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April 16, 1997

Momentum

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A flywheel can propel you or it can break you.

When you move to implement your strategy, things are going to start happening quickly. Your employees will be busy. Plans will unfold. Like switched-on machinery, your organization will hum with new activity.
It’s easy to get excited at this point. The plan is becoming a reality! Momentum is building!
But this is when you’ve got to contain your enthusiasm and evaluate the nature of the momentum. Because you see, momentum can move in the right direction or it can move in the wrong direction.
In his classic book Good to Great, Jim Collins describes the Flywheel Effect and its evil twin, the Doom Loop.15
According to Collins, a company is like a big, heavy flywheel. It takes steady, repetitive pushing in the right direction, over a period of time, to get the rotational momentum you want. But when that big flywheel is spinning freely like a planet in space, it’s a beautiful thing. It throws off tremendous output. Collins describes it in terms of a breakthrough:

With each turn, it moves faster, and then—at some point, you can’t say exactly when—you break through. The momentum of the heavy wheel kicks in your favor. It spins faster and faster, with its own weight propelling it. You aren’t pushing any harder, but the flywheel is accelerating, its momentum building, its speed increasing.16

I like to think of it this way: Success breeds support and commitment, which breeds even greater success, which breeds more support and commitment.… Round and around the flywheel goes. People like to support winners and efforts that win!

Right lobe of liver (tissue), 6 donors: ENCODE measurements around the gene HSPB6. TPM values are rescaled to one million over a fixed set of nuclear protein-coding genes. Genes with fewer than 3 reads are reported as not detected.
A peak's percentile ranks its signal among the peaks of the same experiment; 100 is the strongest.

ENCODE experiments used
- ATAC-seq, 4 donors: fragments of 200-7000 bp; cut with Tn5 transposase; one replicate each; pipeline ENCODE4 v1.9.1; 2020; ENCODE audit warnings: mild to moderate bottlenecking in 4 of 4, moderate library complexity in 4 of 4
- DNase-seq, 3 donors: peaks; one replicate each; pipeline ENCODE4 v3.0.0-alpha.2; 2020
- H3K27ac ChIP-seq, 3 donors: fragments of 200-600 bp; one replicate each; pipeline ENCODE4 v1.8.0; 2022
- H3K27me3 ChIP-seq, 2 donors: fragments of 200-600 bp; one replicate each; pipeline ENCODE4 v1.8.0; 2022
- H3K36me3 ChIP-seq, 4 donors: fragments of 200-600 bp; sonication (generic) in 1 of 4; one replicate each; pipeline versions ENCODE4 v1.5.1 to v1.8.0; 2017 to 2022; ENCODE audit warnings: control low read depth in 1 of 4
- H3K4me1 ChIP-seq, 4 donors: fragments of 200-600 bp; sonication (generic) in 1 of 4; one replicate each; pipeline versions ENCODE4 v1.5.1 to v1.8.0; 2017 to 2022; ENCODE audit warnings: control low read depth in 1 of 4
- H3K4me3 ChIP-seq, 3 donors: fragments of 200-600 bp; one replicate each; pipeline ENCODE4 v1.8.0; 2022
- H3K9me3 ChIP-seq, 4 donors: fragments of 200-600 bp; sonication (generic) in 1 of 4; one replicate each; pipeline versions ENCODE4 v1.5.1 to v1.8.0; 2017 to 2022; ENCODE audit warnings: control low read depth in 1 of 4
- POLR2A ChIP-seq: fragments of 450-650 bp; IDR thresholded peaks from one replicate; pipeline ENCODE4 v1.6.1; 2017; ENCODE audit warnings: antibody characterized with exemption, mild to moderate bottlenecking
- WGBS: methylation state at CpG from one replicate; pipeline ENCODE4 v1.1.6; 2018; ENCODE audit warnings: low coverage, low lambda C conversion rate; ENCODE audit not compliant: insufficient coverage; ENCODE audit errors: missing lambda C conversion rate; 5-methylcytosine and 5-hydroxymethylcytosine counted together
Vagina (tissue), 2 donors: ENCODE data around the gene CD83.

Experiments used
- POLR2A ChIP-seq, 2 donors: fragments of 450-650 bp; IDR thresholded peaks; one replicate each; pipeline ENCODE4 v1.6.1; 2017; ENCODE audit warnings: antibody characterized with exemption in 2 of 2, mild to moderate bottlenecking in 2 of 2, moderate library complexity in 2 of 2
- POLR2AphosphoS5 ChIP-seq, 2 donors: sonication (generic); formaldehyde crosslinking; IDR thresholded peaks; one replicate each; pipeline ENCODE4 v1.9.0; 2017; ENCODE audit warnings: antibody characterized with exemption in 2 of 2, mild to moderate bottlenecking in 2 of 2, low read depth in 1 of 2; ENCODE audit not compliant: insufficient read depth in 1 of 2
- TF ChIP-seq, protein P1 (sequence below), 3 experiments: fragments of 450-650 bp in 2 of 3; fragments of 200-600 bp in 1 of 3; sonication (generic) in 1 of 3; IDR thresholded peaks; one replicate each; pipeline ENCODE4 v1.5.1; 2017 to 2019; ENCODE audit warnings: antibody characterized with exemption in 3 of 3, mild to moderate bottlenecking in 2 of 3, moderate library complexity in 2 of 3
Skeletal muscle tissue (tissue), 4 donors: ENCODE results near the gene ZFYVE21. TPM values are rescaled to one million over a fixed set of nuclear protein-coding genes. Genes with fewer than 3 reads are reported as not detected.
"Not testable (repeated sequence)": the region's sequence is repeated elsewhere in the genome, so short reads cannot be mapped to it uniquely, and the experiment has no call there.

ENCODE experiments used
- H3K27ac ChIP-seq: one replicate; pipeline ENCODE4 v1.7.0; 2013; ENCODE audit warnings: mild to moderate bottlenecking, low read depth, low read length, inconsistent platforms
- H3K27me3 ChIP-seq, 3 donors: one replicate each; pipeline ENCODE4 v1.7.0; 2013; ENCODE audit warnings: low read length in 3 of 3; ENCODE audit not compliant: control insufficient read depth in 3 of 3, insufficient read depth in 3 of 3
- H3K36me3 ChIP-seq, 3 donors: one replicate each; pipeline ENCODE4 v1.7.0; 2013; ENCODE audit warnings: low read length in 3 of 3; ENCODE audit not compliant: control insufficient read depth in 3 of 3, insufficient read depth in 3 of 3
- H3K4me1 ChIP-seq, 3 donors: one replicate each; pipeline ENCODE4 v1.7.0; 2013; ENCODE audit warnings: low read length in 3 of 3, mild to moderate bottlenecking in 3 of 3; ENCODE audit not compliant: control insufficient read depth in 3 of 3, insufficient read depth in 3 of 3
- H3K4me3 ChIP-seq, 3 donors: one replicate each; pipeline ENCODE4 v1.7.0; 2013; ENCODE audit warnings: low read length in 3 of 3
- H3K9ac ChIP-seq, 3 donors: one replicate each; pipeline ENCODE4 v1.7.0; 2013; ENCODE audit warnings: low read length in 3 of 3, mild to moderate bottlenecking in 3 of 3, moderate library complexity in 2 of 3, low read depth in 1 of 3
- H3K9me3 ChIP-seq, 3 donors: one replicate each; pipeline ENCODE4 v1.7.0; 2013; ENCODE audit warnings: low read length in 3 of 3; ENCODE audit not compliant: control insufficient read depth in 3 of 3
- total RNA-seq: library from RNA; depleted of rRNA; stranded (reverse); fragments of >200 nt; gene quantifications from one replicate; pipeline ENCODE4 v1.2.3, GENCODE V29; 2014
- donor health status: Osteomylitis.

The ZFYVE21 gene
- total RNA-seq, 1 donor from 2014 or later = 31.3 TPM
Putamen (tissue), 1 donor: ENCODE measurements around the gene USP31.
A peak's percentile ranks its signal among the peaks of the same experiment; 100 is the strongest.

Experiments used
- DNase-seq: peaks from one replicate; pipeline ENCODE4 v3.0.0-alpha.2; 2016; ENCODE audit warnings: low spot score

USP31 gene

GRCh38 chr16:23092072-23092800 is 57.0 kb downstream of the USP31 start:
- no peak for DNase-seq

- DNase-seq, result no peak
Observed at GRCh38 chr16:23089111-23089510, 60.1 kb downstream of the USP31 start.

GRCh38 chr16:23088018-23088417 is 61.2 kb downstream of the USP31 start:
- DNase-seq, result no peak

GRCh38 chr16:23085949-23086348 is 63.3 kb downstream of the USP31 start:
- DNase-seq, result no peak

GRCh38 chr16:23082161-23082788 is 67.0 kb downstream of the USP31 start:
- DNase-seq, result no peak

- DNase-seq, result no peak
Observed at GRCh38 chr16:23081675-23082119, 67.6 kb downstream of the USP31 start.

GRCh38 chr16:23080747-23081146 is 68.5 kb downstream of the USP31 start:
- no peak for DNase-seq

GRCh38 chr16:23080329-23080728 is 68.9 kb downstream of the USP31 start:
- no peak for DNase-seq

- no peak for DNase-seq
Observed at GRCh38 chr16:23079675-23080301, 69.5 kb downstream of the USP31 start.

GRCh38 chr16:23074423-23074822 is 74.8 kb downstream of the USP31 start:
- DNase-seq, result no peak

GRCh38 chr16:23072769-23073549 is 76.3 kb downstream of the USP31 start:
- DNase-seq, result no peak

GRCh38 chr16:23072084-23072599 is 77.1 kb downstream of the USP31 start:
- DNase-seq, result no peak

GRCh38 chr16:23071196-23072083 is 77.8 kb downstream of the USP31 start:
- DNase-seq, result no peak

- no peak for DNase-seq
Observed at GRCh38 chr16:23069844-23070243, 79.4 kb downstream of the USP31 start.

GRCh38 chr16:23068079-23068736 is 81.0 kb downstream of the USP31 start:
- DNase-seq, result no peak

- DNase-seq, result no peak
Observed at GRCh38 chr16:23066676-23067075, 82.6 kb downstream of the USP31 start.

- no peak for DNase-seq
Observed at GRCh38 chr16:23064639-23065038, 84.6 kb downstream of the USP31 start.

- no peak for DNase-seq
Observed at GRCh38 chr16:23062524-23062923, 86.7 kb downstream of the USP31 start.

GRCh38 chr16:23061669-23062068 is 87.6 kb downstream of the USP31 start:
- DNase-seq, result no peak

Here’s where high-level success over an extended period of time appears. When a company breaks away from the pack with sustained rapid growth, or when a nonprofit gets wide notice for exceptional service to its mission, you know the Flywheel Effect is in place.
But on the other hand, an organization that lurches back and forth, failing to make wise and disciplined contributions to its goals over time, creates another kind of pattern. If you see an organization that is selling off assets to stay alive, or is desperately trying to recover the lost reputation of its brand, you know it’s stuck in a Doom Loop. Collins, again, says:

Disappointing results lead to reaction without understanding, which leads to a new direction—a new leader, a new program—which leads to no momentum, which leads to disappointing results. It’s a steady, downward spiral. Those who have experienced a Doom Loop know how it drains the spirit right out of a company.17

And this is why, early on in your strategy, you’ve got to ask yourself in which direction the momentum of your organization is running. Get good-quality, objective feedback. Then, if the feedback tells a cautionary tale, have the courage to halt your current momentum quickly by pausing, pivoting, or pulling the plug on your strategy.
You must intervene if a Doom Loop is in the making within your organization. But even more importantly, make the creation of positive momentum a meta-goal of your leadership. You’ll know that you’ve succeeded historically as a leader if the flywheel is operating and your organization is spinning with coordinated activity and extraordinary productivity.

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